5 Rules to Pick the Right Name for Your Characters
Every writer dreams of creating a book that will touch the hearts of his/her readers, a story that will be remembered. In order to achieve this goal, you will evidently need to have a good story and a strong writing, but choosing the right name for your characters (and places if you write fantasy) is also a very important part. I’ve been questioning the names of cities and characters in my book wondering if they suit the atmosphere of the place or the personality of the characters.
If you have a great story, picking the right name will make the character unique and unforgettable. When I think of Harry Potter, Bilbo Baggins or Katniss Everdeen, their names bring to mind a clear picture of their unique personality. The same applies to places – Hogwarts, Mordor or District 12. Selecting the right name will help create the right setting for your story. You need names your readers won’t forget.
But, how exactly can you achieve this?
Focus on the message and go back to the roots.
When you are trying to find the perfect name for your character, take the message you are trying to share through this character into account. You can’t name a weak and frightened character Leo. Well, rules can be broken, but you will need a heck of a backstory to support it and make it work.
Choose a name that reveals the character’s true personality and allows readers to remember that character in the right way. There is also a reason why Tolkien named the small and funny hobbits Bilbo and Frodo, while the powerful wizard is called Gandalf.
Root meanings may impact your character’s personality or backstory. Using a dictionary of names is a great start to understand the name – Behindthename.com is one of the sites I’ve used, but there are other similar websites online you may check.
Don’t go too far
Many writers are tempted to use some very entertaining, ironic or even humorous names. Of course, if your book and the basic story are about irony and comedy you can probably select such names.
Say the first and last name out loud. It will help figure out if another hidden meaning could destroy the character’s credibility and unintentionally alter your story. Also, the reader should not be confused by its pronunciation or anything else that could hinder the story.
In addition, you should not use the character’s name to reveal too much of the story and their personality. For instance, if you name your character Dick Goodman in a romance novel, you can expect a few laughs from your reader, but this is definitely NOT something you want. However, if your main character is named John Mitchell, then you can expect a better (neutral) reaction.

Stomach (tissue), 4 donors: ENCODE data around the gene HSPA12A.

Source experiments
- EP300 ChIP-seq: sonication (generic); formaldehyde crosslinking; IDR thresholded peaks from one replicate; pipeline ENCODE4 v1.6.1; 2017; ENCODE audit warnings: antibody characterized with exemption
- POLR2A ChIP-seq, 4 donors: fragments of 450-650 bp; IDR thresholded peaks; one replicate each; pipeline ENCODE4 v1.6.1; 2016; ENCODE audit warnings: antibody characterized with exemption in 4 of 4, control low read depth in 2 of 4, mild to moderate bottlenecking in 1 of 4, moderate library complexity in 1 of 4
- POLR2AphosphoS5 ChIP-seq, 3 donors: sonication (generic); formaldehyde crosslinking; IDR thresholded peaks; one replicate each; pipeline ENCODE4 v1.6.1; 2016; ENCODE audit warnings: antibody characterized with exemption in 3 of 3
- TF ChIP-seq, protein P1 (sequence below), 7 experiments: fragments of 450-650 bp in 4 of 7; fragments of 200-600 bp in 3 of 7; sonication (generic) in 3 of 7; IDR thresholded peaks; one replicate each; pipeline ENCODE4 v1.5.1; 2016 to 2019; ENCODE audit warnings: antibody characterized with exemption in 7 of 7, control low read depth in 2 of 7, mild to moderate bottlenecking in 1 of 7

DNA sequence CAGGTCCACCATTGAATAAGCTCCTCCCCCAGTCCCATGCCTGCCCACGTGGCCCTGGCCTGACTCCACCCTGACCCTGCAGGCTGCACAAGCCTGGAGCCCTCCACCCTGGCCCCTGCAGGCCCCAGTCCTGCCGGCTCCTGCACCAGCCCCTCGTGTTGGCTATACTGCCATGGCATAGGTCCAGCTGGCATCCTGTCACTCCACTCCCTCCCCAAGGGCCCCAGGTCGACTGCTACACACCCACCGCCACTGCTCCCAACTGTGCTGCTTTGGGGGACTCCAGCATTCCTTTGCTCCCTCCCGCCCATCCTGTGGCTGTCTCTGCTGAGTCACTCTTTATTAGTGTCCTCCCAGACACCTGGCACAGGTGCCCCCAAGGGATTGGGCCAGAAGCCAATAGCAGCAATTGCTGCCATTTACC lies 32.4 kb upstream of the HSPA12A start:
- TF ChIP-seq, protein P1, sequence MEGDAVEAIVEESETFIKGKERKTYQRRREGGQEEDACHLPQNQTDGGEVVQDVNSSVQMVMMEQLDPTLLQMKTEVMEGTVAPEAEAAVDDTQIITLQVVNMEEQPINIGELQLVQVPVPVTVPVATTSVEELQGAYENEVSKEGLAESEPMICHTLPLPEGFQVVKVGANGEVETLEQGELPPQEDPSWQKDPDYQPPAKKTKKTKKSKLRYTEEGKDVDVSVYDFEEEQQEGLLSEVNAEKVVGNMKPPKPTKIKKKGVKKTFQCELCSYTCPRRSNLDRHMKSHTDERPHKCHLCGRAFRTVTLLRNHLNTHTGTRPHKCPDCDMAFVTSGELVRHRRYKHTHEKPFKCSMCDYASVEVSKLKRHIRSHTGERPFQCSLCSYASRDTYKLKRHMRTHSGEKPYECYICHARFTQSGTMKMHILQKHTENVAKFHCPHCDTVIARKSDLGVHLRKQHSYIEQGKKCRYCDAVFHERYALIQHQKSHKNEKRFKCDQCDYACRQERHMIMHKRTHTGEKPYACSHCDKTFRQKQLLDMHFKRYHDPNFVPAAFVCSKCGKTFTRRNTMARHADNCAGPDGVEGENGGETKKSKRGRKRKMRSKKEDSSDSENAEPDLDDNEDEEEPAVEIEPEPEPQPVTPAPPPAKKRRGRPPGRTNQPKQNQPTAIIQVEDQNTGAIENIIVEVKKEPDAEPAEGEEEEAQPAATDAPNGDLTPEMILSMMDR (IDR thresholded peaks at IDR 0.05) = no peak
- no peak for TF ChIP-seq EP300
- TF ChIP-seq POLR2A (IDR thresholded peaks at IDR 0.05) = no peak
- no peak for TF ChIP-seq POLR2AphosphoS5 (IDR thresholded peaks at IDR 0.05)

Whenever you are trying to select a good name for your character, choose names that don’t say a lot about his or hers secrets and mysteries.
Regardless of the genre, people like mystery because they want to get to know and understand your characters as the story unfolds.
Past, present or future?
Another important thing that you should take into consideration is the time when your characters live. If you are writing a historical novel, then giving your character a modern name will make no sense. Readers will have difficulty relating to these characters. In this case, you should research the name on the Internet and find names that were popular at that time.
You may want to use the Social Security Administration website if you write a historical novel based in the U.S. The same goes for stories at present time.
Writers focused on sci-fi and fantasy have more options. This is where you can unleash your creativity not only through the story, but also in selecting names. Traveling is a great way to get inspiration for names of people and cities. Discovering cultures through similar books or watching documentaries may also provide the tools to build your own world.
Think about the location
In addition to the time, you must also consider the location too. Where was your character born? In most cases, parents give names that are popular in the certain region and they are usually related to their culture, traditions, and religion. A character born in England will probably have a different name from a character born in California. Even when we are talking about characters from the same country or state, there is a difference between rural and urban areas.
We all know how location affects name giving in real life, so your book’s characters shouldn’t be different. Research the location extensively. You may have a reader from the location used in your book reading your book so it needs to be authentic. This website www.20000-names.com is great if you’re looking for names for a specific ethnicity. Be authentic and truthful to your characters.
Use adequate names
As previously mentioned, avoid funny names. There are some great names that are adequate for main heroes, ordinary characters and for villains too. Think about the names of the most popular heroes and villains and try to adjust them to your story.
Using alliterative initials can also create stronger names such as Bilbo Baggins or Severus Snape. It’s catchy and you can’t forget them.
Finally, select a character’s name that sounds and feels right to you, but never a real name. You want the reader to relate to your character, not make them think it’s about them. I know some writers like “borrowing” names from family members, friends or even pets. I don’t personally, but it might work for you.
Names are a fantastic way to provide a character’s backstory and make the reader relate to them. With that said, be truthful to the time, location and history behind the name. It’s your responsibility to ensure the perfect ride for your reader.